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Wednesday, 23 August 2006 00:00

Recommended diversions

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“Scoop”

The world’s been in need of a good Woody Allen film and this murder-mystery/comedy fabulously fills the void. As the magician “Splendini” Allen is a hoot, essentially playing himself with a few card tricks up his sleeves.

The typically stunning Scarlett Johansson finds her inner nerd in portraying the college newswriter with a questionable lead for a story. And Hugh Jackman is the rich son of a high-ranking politician carrying all the trimmings and trappings of such a lifestyle. It’s good clean fun (never mind the off-color jokes) and best seen with a crowd.

The Shady Ladies

The Haywood County Arts Council’s Gallery 86 will host an exhibit of works by local quilting group The Shady Ladies Aug. 30 through Sept. 16. The exhibit will include 33 quilts made for the group’s annual show held at Lake Logan earlier this year. The quilts represent this year’s challenge “Seeing Orange,” in which quilters had to incorporate the color into their quilts. The results, quite simply are amazing. These aren’t ordinary quilts, they’re works of art. The stitching is meticulous and creative, the patterns anything but traditional. No prior interest in quilts is required to enjoy this show.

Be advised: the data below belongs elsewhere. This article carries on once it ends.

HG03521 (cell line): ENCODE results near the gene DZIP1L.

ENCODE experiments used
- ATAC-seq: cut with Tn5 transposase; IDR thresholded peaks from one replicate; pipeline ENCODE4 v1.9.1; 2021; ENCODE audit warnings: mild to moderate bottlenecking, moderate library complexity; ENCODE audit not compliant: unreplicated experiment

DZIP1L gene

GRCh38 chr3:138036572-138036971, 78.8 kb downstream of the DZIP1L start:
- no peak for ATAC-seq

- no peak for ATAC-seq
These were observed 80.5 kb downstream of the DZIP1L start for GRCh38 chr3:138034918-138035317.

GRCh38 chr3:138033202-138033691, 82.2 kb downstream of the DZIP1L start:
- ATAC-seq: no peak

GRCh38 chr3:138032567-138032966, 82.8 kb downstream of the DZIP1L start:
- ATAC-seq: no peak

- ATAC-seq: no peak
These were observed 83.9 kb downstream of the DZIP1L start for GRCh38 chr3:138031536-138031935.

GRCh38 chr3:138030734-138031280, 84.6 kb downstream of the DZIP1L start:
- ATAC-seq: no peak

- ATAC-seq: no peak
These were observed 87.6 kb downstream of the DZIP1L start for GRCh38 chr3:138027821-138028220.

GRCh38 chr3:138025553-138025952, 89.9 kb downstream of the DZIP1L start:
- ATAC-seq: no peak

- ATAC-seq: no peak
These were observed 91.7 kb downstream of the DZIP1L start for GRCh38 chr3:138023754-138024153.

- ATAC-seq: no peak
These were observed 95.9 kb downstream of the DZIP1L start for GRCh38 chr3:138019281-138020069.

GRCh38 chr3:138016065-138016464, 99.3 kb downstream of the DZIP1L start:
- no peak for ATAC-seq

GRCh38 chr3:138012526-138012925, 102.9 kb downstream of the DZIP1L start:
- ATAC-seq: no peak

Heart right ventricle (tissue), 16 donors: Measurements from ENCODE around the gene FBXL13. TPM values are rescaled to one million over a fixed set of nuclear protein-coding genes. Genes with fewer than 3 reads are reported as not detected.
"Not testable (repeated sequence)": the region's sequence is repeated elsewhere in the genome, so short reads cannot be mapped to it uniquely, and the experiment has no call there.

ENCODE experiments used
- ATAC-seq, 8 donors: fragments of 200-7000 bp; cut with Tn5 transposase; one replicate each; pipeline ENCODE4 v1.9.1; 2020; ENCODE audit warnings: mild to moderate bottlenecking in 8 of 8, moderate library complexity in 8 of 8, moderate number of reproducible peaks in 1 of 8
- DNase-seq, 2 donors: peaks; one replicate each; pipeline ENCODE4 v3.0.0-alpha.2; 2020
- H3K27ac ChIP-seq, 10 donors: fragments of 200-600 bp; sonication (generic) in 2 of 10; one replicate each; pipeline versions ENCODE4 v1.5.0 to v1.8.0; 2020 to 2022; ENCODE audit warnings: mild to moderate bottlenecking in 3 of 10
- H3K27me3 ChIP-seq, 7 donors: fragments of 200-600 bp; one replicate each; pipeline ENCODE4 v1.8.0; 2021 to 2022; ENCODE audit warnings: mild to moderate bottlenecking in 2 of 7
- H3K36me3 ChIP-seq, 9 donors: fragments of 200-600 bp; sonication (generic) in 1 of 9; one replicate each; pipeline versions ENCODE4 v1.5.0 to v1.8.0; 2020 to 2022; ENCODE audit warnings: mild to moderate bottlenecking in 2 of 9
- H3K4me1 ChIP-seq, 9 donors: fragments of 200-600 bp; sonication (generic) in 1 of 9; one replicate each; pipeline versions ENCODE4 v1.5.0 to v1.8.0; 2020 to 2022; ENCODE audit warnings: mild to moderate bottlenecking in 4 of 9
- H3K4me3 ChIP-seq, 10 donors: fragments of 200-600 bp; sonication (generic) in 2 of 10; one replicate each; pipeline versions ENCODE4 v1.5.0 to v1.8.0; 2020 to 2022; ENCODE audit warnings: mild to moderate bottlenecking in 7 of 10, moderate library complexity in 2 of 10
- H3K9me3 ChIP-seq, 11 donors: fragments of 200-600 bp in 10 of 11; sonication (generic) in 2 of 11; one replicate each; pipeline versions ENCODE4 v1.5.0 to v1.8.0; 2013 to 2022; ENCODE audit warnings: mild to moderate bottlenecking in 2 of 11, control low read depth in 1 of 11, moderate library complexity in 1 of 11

Kinky Friedman, Texas Hold Em

“He Ain’t Kinky, He’s My Governor,” is this author come politician’s campaign slogan. Sure is catchy. So is his novel about the launch of his campaign and various other short stories. Of course Kinky covers all things relevant to winning a political battle — where you stand on pick up trucks, gun racks, aggressive driving, marriage, the Jewish faith, and Lone Star State history. I’m only halfway through at the moment — it’s one of those easy reads best taken in about two chapters at a time right before bed — but I’ve already learned that Texas is best left alone.

HART’s “Sly Fox”

Took in Haywood Arts Regional Theater’s production of “Sly Fox” this past Saturday and have to give a nod to the cast and crew for a most excellent comedy. Particular kudos go to Preston Tinsley, who as Jethro Crouch has some of the play’s best lines. Note that “Sly Fox” isn’t for the easily offended — three audience members walked out Saturday night during a scene in which a woman’s virtue is threatened — however, anyone who takes life with a grain of salt should enjoy the show. “Sly Fox” runs through Aug. 27.

— By Sarah Kucharski

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